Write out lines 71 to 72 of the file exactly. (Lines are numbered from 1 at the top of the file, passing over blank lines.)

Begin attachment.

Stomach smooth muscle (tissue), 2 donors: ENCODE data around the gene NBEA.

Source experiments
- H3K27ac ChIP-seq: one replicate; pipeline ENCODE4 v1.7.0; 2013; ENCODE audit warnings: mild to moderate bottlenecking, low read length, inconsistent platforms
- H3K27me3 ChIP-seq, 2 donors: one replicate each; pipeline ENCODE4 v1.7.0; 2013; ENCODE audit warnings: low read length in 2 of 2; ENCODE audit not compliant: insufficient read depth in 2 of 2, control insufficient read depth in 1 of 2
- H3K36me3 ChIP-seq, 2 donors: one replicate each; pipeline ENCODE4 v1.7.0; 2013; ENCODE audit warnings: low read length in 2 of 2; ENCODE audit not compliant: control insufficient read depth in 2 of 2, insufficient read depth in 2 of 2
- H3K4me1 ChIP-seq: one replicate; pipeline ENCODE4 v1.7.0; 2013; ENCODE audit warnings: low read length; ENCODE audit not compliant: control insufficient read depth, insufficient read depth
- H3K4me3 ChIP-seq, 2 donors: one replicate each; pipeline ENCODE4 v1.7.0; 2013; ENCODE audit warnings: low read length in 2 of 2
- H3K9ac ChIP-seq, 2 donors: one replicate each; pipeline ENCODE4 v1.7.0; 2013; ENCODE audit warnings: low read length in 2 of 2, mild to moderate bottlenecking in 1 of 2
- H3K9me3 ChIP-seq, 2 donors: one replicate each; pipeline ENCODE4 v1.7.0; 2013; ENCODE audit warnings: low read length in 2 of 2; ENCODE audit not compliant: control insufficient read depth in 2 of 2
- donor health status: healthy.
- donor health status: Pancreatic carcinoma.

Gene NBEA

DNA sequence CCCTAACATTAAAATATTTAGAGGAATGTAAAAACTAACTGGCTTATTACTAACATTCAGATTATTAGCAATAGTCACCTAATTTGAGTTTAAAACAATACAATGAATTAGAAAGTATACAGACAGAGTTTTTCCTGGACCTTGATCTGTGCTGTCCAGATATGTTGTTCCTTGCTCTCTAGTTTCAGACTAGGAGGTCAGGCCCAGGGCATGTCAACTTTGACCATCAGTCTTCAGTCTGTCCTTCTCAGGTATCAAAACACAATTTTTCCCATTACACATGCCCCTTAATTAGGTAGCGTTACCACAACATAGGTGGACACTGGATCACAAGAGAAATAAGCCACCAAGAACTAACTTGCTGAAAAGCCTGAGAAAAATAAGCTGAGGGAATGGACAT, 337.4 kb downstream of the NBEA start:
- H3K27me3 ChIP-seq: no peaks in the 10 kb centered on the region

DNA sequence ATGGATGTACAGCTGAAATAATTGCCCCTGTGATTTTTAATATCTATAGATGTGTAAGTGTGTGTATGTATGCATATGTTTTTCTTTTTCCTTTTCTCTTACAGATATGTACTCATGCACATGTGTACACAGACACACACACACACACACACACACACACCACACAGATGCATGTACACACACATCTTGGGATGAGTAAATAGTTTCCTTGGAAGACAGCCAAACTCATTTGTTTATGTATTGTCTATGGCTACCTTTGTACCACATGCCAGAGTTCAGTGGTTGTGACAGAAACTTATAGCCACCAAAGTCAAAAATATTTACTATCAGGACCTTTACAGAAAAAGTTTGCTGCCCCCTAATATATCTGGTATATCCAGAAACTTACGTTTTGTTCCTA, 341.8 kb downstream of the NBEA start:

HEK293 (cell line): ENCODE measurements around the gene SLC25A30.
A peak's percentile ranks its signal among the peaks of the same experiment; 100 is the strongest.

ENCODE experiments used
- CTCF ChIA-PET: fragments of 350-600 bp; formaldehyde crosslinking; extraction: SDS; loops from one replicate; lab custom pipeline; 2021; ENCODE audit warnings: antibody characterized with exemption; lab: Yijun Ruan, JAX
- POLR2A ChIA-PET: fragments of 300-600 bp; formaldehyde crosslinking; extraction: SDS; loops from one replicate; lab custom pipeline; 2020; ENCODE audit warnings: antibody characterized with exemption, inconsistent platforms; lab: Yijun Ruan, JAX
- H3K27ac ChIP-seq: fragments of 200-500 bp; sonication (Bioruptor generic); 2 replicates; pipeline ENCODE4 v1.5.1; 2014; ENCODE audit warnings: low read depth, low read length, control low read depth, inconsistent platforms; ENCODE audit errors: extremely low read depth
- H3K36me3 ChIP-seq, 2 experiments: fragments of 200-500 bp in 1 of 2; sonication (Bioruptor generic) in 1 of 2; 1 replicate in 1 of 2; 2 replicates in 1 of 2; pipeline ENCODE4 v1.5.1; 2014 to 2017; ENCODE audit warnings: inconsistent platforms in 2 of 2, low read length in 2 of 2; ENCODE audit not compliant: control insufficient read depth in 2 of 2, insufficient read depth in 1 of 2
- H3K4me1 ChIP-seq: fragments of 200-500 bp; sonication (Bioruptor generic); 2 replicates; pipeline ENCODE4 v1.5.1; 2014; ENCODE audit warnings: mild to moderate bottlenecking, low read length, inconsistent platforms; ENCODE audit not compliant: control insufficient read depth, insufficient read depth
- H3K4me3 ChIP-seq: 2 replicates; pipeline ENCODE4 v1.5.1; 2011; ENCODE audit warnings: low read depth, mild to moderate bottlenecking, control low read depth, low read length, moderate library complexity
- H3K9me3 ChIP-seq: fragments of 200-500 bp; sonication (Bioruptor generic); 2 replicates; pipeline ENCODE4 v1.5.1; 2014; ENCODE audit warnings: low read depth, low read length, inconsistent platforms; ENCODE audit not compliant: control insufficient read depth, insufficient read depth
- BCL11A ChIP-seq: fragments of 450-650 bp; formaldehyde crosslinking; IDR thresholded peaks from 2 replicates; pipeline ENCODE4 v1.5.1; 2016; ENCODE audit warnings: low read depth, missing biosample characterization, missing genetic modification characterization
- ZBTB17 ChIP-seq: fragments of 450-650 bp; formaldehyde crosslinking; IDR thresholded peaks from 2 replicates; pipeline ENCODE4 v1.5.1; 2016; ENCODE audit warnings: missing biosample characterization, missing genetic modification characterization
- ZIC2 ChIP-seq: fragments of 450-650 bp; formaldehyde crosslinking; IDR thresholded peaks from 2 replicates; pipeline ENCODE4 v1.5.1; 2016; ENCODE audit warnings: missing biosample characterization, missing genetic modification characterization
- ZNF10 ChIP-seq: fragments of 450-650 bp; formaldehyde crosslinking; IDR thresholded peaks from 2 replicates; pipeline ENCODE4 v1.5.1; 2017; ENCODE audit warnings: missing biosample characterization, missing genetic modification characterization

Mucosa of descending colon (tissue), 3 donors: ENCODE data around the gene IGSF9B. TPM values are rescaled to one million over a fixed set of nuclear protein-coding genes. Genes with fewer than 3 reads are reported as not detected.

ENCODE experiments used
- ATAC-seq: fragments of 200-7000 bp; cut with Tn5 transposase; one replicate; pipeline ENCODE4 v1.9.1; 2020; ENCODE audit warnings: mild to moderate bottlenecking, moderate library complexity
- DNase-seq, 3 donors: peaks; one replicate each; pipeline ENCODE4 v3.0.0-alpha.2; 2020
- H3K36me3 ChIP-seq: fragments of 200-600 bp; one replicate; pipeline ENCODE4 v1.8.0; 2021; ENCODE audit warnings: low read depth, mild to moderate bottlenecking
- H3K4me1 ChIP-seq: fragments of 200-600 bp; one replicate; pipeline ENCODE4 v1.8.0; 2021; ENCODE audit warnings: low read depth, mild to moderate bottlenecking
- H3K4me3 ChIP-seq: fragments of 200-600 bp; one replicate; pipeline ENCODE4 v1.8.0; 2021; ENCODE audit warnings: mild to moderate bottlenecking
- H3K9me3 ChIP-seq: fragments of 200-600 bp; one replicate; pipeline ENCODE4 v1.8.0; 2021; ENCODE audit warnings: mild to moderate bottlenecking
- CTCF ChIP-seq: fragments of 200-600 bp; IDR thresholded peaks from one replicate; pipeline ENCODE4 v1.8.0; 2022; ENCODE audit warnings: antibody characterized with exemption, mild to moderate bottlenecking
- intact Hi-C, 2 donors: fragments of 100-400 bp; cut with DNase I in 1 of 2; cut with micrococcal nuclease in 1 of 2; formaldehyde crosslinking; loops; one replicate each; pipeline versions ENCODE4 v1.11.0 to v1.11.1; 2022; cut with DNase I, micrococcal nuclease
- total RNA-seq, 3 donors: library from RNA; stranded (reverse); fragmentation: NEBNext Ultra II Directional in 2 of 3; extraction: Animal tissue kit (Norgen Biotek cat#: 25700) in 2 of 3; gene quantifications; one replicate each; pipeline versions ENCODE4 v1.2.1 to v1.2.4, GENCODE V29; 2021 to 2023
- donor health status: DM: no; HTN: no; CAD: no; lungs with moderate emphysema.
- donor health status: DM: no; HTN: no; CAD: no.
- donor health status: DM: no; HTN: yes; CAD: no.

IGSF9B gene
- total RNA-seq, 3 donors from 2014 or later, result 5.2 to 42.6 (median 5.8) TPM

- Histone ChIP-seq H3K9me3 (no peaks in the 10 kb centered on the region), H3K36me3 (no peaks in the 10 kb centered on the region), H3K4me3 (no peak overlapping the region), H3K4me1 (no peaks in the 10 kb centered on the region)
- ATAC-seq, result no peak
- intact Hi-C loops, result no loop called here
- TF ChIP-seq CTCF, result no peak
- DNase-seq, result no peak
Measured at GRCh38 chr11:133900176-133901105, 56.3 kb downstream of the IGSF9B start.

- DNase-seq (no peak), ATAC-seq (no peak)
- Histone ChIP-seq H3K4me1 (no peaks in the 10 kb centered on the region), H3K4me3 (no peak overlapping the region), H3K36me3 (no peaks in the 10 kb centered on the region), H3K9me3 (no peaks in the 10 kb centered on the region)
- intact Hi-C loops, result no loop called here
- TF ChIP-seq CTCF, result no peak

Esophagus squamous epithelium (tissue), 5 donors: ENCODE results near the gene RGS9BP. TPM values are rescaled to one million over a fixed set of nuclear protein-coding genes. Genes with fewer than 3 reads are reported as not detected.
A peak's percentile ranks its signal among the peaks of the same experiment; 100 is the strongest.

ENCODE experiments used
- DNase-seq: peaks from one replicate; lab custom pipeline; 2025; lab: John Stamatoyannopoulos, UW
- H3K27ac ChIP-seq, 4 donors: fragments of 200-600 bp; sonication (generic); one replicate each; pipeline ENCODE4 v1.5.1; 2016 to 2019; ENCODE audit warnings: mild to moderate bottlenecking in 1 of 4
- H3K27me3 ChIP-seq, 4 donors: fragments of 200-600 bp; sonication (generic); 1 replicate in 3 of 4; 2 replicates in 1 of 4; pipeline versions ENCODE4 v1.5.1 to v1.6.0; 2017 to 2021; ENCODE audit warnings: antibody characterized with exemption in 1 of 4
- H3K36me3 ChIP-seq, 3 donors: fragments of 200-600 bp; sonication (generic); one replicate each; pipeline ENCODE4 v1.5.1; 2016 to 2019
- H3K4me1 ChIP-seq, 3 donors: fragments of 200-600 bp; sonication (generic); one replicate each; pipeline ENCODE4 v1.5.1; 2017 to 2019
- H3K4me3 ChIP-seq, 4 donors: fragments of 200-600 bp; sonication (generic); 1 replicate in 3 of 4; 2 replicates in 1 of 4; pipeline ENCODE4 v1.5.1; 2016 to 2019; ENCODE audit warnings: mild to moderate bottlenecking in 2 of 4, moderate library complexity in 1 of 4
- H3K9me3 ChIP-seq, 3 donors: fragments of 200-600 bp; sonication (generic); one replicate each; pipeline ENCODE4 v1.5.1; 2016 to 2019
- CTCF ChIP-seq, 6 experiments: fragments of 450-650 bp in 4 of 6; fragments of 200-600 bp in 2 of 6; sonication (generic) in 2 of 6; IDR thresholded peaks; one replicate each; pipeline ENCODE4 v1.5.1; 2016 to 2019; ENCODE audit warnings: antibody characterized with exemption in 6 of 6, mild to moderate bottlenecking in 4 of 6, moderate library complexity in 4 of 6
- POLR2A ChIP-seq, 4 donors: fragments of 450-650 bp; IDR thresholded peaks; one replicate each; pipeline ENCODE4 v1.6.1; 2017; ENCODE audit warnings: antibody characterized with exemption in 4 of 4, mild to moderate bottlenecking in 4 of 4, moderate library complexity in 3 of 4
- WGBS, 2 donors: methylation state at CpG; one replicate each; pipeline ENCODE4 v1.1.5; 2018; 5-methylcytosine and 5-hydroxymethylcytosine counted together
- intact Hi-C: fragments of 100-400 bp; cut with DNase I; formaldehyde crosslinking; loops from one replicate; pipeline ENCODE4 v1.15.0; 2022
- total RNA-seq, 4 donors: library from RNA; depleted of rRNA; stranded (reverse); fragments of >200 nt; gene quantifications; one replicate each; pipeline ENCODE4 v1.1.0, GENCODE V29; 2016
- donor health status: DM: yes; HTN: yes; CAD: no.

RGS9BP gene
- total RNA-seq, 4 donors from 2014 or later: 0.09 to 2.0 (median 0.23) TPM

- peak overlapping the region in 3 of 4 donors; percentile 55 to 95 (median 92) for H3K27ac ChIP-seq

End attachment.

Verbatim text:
- donor health status: DM: yes; HTN: yes; CAD: no.

RGS9BP gene